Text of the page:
A page of additional resources on the site’s topic can be useful, but only if it remains accurate and current and isn’t just a meaningless list. Better to keep a small list with a brief description of the site and why it’s worth the visit than 50 dead links and 50 dull links. You can’t compete with Yahoo. Clean out resources that are no longer active, are of minimal value to your target audience or you really can’t recommend. Add some information explaining why you consider the link valuable. Better quality than quantity.
10. Get Rid of Counters, Guestbooks and Other Old Programs
Visitor counter programs are old tricks from the early days of the Web to allow programmers to show off or test their programming skill. Low counter numbers tell everyone that your site is new or has a limited target market or just isn’t very successful. High counter numbers are wasted real estate — a successful site is known by its audience. Even McDonald’s has stopped counting those burgers! Another common early program still around is the guest book which either give visitors’ e-mail addresses to spammers or add no meaningful benefit to the site (collecting testimonials can be useful, but should be specified as such). Originally guest books were used for the same reasons as counters and allowed geeks from diverse countries to connect. Most randomizers are meaningless as well unless you have them set to generate something genuinely useful like a new tip of the day directly related to your topic. Also, eliminate SSIs (server-side includes) for inserting current the date and time or information about the user such as their browser type, IP address, referrer page, and so on. Again, these are old and now meaningless geek toys.
Bonus: Relax and Keep It Simple
This isn’t brain surgery and your business doesn’t depend on the perfect web site. Your web site should be a part of your overall marketing plan, albeit an important one these days. Better something simple and clear, even if it’s only 1 page with your business pitch and contact information than something cluttered and confused. Don’t worry about current web fads. Quality is NEVER out of style. Don’t be afraid to ask or hire help. And to make certain you stay in control of the process you might check out a little something I wrote elsewhere, called “Cooking Up A Web Site”.

Vertical Rules!

Vertical rules can be handy to provide a visual structure to disparate information that needs to be presented on the same page, preferrably side-by-side. For example, navigation links, system requirements, or a list of materials, are things that may best be placed in a columnar format beside related information. Usually, the information can also be arranged by using horizontal rules. Horizontal rules should be used if there is any concern about the additional maintenance vertical rules require or it is critical to improve downloading speed.

This is standard table with cellspacing used to achieve a columnar format. It can be highly effective all by itself, however, you’ll also note that cellspacing effects all four sides of the table cell. Vertical rules help reinforce a consistent visual alignment.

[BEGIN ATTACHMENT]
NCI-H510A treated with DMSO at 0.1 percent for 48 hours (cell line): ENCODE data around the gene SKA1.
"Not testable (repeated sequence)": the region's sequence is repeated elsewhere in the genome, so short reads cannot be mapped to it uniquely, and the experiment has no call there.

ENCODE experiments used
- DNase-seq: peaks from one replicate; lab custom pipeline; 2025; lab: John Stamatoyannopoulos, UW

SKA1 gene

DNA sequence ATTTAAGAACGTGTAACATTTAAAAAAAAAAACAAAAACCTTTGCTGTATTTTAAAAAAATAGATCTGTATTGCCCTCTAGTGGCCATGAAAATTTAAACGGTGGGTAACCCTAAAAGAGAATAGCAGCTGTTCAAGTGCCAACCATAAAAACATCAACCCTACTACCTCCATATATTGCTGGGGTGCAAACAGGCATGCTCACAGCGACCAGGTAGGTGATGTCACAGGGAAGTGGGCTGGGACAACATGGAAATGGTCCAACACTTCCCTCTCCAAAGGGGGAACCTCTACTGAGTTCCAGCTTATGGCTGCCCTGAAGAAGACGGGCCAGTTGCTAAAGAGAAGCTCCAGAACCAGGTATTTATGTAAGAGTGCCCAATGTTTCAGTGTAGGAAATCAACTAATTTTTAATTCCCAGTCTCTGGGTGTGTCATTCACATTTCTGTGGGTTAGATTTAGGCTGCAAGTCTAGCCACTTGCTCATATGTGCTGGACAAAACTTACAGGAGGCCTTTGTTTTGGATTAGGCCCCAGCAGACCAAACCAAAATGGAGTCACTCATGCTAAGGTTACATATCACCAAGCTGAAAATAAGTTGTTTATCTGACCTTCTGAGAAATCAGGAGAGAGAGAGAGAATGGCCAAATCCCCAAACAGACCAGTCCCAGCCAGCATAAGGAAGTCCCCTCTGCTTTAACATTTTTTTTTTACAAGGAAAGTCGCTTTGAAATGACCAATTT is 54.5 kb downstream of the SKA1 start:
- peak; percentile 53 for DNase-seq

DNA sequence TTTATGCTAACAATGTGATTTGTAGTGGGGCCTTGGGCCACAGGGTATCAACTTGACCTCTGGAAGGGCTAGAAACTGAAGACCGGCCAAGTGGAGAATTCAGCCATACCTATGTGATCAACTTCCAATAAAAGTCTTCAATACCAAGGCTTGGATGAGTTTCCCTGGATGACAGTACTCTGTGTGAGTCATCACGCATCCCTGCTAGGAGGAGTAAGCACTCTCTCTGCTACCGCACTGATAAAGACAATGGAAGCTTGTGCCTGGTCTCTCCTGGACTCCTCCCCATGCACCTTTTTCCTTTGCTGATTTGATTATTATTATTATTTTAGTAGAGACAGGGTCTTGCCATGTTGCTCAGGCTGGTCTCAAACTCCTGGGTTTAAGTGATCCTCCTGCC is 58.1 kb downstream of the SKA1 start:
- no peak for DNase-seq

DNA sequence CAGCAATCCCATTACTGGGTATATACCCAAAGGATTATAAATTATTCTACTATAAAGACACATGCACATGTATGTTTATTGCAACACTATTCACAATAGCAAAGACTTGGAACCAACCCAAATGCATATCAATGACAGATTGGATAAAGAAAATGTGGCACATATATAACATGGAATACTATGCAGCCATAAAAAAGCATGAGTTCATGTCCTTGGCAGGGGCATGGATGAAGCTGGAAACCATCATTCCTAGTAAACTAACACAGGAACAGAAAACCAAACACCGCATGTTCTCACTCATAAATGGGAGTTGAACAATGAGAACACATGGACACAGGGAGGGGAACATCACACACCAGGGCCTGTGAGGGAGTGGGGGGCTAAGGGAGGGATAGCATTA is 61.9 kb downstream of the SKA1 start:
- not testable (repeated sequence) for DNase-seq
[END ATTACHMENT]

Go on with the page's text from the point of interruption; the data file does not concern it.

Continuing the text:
With the arrival of HTML 4+, there are a number of ways to achieve the appearance of vertical rules, particularly with style sheets. But as usual, unless you know with absolute certainty what browser and release level your targetted audience is using, you should use a method that is not browser dependent — or at least supports the largest variety of browsers possible. The method described below should work on all browsers released since Netscape 3 except a text-only browsers.

This is what you get when you apply verticle rules with a table. Like sidebars in a magazine, it can be very useful to visually separate information. Of course, it requires a great deal of page structure and makes maintaining the page more difficult because of extra table cells necessary. The more table cells, the more likely a tag will get left out or broken.

The vertical rules are achieved by adding extra columns to a table. There are actually only 2 columns of text in the table above, however, the table itself contains 9 cells per row! It looks like this:

<table border=”0″ cellspacing=”0″ cellpadding=”0″>
<tr>
<td width=”1″ bgcolor=”#000000″><img src=”../images/spacer.gif” width=”1″ height=”1″ hspace=”0″ vspace=”0″ border=”0″ align=”left”></td>
<td width=”10″>&nbsp;</td>
<td align=”left” valign=”top”>This is what you get when you apply verticle rules with a table. Like sidebars in a magazine, it can be very useful to visually separate information.</td>
<td width=”10″>&nbsp;</td>
<td width=”1″ bgcolor=”#000000″><img src=”../images/spacer.gif” width=”1″ height=”1″ hspace=”0″ vspace=”0″ border=”0″ align=”left”></td>
<td width=”10″>&nbsp;</td>
<td align=”left” valign=”top”> Of course, it requires a great deal of page structure and makes maintaining the page more difficult.</td>
<td width=”10″> &nbsp;</td>
<td width=”1″ bgcolor=”#000000″><img src=”../images/spacer.gif” width=”1″ height=”1″ hspace=”0″ vspace=”0″ border=”0″ align=”left”></td>